The Yale College Council has made enormous strides this year in areas ranging from the creation of the Domestic Summer Award to Credit/D/Fail policy reform, impacting the lives of nearly every Yale undergraduate along the way. I’m proud to say that I had a hand in these policies and even led the charge on a few.
I’d like to commend Matt Guido ’19 for his outstanding leadership of the council over the last year. However, next year’s YCC president needs to think even bigger — building on the momentum and goodwill accumulated through the course of this year, the YCC shouldn’t be afraid to tackle more formidable issues, like dining hall hours, funding for student projects across all disciplines and mental health care reform.
Only someone who has been in the field working to solve these problems can offer a credible agenda and plan of action for tackling these issues. Without relevant experience, a candidate’s promises are speculative at best and misleading at worst — a president with extensive experience will have already had the right conversations with the right people while the inexperienced officer is still figuring out where to start. The YCC serves two critical roles on campus: policymaking and event planning. The council of representatives constitutes the policymaking side, while the events committee, Spring Fling Committee and the class councils comprise the events site of YCC. The YCC president needs to be well-versed in both of these aspects in order to effectively lead the entire organization.
From serving for a year on the council of representatives on the science, technology, engineering and math student advisory committee, and pushing for the creation of the Domestic Summer Award, I know how to get the right policies in front of the right people at the right time. After serving as First-Year Class Council president, Sophomore Class Council vice president and a two-year member of the YCC events committee, I’ve put in countless hours of work to plan events ranging from alumni networking events all the way to thousand-student study breaks.
I believe I’m the candidate best equipped to leverage these successes into even more impactful policies. From my experience working with Yale Dining to pull off multiple special events, I have the credibility to actually deliver on reallocating dining hall hours. I’ve spent hours working with and getting to know Yale’s administrators to create the Domestic Summer Award to fund nonprofit projects — I know the right people to talk to secure a printing stipend for students on financial aid. I’ve listened to the concerns of countless student groups and connected them with the resources to pull off the events they want — I have a plan in place to link student organizations, New Haven businesses and the YCC to produce even more events in the future. For more details about my policies, please visit my website.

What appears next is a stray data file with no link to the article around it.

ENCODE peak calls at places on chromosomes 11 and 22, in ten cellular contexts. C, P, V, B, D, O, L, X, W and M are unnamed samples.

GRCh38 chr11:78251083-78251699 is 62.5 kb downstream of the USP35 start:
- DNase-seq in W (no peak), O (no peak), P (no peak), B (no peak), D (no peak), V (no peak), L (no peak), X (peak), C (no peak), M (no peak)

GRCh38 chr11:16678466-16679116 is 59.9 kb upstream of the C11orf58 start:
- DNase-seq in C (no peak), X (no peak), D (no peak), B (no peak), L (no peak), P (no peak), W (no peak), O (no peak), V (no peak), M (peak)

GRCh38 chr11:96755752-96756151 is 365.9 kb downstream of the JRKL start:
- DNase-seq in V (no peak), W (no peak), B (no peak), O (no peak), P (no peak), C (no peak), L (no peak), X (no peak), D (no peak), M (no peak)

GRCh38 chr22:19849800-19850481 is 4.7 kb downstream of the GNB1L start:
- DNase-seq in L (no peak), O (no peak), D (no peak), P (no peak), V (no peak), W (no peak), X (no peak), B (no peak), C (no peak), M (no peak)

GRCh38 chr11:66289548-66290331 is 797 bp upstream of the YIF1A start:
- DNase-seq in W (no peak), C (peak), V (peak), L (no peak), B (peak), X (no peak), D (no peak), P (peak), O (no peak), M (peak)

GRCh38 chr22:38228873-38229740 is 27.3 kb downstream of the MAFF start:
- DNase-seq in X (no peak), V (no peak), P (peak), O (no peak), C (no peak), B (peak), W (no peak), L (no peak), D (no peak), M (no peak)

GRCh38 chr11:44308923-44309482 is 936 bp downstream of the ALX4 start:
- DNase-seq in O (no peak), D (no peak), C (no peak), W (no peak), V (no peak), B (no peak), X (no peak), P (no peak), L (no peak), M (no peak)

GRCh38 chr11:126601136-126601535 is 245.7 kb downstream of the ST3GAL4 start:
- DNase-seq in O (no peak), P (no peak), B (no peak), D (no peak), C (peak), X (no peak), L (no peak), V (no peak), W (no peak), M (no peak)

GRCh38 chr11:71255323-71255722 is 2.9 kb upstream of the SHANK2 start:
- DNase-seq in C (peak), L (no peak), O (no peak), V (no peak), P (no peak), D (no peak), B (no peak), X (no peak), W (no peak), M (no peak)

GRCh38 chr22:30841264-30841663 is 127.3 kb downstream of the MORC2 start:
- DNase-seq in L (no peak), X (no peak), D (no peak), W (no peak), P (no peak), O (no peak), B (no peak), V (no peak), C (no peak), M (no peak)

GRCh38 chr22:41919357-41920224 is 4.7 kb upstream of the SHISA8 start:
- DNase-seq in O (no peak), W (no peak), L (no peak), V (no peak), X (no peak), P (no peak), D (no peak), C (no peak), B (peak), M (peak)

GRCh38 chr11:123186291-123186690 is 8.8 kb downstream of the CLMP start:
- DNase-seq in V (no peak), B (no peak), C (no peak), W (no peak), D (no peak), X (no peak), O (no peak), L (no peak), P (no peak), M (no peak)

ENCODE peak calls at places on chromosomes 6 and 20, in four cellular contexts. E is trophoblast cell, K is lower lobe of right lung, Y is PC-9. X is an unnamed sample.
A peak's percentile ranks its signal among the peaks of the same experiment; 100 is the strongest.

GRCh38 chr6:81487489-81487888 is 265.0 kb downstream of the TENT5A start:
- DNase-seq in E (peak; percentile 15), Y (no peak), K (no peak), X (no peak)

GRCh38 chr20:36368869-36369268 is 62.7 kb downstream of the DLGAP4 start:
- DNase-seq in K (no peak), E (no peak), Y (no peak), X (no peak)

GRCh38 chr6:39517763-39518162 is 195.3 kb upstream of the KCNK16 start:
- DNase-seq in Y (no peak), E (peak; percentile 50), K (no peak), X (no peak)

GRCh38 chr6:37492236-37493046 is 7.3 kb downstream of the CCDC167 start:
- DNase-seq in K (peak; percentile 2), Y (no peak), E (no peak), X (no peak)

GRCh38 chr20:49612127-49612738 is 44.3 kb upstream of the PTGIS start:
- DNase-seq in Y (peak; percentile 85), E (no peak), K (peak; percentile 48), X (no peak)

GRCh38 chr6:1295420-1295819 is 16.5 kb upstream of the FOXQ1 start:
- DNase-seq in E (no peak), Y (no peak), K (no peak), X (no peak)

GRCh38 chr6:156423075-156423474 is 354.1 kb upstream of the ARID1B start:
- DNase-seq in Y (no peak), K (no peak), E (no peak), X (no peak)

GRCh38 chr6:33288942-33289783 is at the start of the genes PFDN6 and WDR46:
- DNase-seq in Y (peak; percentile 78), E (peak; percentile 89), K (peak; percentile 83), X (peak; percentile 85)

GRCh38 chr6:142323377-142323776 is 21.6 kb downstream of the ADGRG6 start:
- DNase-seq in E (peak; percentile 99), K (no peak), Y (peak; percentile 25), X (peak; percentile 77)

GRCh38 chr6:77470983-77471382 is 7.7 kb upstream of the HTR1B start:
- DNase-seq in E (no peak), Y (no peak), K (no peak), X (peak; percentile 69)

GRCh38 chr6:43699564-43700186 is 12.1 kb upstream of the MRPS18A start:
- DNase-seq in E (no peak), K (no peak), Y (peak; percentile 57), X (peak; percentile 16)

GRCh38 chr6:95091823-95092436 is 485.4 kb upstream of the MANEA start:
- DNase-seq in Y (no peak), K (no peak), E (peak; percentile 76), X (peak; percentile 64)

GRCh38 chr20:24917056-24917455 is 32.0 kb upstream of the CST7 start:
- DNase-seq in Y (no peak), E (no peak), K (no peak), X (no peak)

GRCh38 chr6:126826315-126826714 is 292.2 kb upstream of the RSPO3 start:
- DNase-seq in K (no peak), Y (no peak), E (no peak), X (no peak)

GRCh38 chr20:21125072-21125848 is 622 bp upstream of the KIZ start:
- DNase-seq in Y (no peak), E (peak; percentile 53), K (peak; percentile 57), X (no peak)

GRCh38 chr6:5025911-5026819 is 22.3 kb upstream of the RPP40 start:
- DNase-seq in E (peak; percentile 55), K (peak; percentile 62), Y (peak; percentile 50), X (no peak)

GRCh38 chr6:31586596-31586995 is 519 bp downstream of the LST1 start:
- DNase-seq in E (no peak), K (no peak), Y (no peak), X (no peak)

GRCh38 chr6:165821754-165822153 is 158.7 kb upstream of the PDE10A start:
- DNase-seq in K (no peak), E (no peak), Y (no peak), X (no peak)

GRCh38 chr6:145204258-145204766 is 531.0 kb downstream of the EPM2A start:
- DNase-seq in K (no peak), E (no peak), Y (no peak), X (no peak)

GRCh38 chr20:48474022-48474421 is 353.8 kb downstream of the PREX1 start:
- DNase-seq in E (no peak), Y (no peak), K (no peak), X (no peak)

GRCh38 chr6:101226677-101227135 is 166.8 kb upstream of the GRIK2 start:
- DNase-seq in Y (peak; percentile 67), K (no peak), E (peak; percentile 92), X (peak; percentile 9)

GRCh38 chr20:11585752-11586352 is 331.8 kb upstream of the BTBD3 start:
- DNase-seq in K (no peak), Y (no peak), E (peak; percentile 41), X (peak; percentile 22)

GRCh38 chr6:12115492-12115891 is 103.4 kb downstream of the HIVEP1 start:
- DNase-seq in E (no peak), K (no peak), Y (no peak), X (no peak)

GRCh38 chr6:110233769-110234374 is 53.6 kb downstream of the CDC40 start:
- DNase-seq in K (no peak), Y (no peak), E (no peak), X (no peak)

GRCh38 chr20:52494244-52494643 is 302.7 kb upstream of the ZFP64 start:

However, all this progress will be irrelevant if YCC fails to communicate with the outside world. Many students are unaware of who their representatives are or of the policies in focus that year. This has resulted in a negative perception of YCC as an out-of-touch organization that spends an inordinate amount of time on minor policies. As president, I will insist on greater communication with the general student body through emails, website updates and representative outreach.
Amidst the whirlwind of campaigning, flyering and postering happening on campus this week, I want to be very clear: This is all for you. Yale College Council is an organization of service, and I would be honored and humbled to carry on this proud tradition at its helm. I want to listen to your thoughts and act as an instrument for you and your organization to enact the changes you want to see at scale.
And scale is the name of the game — the YCC will be shooting itself in the foot if it forsakes the momentum accumulated over the last year. My track record, connections and know-how uniquely position me as the only candidate who will realistically be able to take advantage of this momentum and serve you at the highest level.
Because of this, the coming year — more than any other — will be a crossroads for Yale’s undergraduates. Let’s work together to make this the year that Yale finally enacts substantive mental health reform, the year that dining halls are finally open when we need them to be, the year that organizations on and around campus are finally held accountable for fostering a positive sexual climate. I hope you’ll join me in tackling these big issues and more, once and for all.
Aadit Vyas is a sophomore in Pierson College and a YCC presidential candidate. Contact him at email@example.com .